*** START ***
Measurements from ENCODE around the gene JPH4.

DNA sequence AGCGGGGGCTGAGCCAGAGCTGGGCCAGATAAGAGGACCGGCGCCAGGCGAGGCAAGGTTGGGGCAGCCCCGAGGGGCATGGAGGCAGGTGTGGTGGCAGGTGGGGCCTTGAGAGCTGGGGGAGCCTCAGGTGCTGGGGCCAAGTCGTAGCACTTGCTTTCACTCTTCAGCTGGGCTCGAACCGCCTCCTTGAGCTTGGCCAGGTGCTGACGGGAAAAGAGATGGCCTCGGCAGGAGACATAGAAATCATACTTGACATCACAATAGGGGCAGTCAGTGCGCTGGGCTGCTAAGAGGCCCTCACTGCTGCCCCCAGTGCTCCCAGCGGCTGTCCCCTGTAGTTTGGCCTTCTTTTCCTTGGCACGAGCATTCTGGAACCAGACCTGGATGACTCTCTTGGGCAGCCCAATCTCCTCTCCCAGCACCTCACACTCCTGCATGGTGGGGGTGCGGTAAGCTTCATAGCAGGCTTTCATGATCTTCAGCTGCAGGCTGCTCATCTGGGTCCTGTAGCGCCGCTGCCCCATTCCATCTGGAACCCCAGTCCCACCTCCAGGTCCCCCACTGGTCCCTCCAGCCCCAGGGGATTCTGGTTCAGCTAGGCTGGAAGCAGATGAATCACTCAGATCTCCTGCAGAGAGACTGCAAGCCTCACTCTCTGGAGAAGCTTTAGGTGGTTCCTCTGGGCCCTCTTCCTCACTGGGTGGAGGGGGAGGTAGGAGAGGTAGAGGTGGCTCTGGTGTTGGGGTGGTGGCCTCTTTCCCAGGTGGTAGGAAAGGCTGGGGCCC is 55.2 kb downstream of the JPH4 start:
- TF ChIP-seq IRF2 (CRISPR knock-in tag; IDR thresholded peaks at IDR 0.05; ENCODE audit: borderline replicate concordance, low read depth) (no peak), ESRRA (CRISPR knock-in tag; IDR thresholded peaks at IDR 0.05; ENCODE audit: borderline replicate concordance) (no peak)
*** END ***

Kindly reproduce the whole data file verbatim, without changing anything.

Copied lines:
Measurements from ENCODE around the gene JPH4.

DNA sequence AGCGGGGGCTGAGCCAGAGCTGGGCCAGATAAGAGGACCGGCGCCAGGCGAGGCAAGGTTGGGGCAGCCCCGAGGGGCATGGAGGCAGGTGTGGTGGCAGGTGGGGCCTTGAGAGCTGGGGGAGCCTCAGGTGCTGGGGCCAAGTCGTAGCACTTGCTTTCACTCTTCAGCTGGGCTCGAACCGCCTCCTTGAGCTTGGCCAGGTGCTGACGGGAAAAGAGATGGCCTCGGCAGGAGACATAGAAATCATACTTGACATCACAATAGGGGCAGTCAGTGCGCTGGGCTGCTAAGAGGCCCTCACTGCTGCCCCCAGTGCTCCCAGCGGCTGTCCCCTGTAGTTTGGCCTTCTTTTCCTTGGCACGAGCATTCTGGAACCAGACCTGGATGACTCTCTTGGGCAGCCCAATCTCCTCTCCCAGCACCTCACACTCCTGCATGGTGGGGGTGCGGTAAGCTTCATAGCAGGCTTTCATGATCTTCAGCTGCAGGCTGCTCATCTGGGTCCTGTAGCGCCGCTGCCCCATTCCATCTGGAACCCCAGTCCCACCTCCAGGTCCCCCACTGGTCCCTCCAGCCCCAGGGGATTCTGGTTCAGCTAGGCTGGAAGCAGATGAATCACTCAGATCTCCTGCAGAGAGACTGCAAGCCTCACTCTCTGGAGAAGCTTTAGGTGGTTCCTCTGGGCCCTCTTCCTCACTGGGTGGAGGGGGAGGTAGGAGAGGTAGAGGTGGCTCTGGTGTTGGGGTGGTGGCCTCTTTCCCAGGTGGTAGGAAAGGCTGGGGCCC is 55.2 kb downstream of the JPH4 start:
- TF ChIP-seq IRF2 (CRISPR knock-in tag; IDR thresholded peaks at IDR 0.05; ENCODE audit: borderline replicate concordance, low read depth) (no peak), ESRRA (CRISPR knock-in tag; IDR thresholded peaks at IDR 0.05; ENCODE audit: borderline replicate concordance) (no peak)